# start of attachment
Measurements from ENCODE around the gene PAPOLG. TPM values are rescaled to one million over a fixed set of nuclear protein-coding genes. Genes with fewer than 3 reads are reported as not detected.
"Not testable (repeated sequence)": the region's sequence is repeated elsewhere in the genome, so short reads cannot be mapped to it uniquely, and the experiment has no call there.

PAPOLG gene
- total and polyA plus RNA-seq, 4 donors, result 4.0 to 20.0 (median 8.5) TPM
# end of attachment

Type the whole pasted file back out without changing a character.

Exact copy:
Measurements from ENCODE around the gene PAPOLG. TPM values are rescaled to one million over a fixed set of nuclear protein-coding genes. Genes with fewer than 3 reads are reported as not detected.
"Not testable (repeated sequence)": the region's sequence is repeated elsewhere in the genome, so short reads cannot be mapped to it uniquely, and the experiment has no call there.

PAPOLG gene
- total and polyA plus RNA-seq, 4 donors, result 4.0 to 20.0 (median 8.5) TPM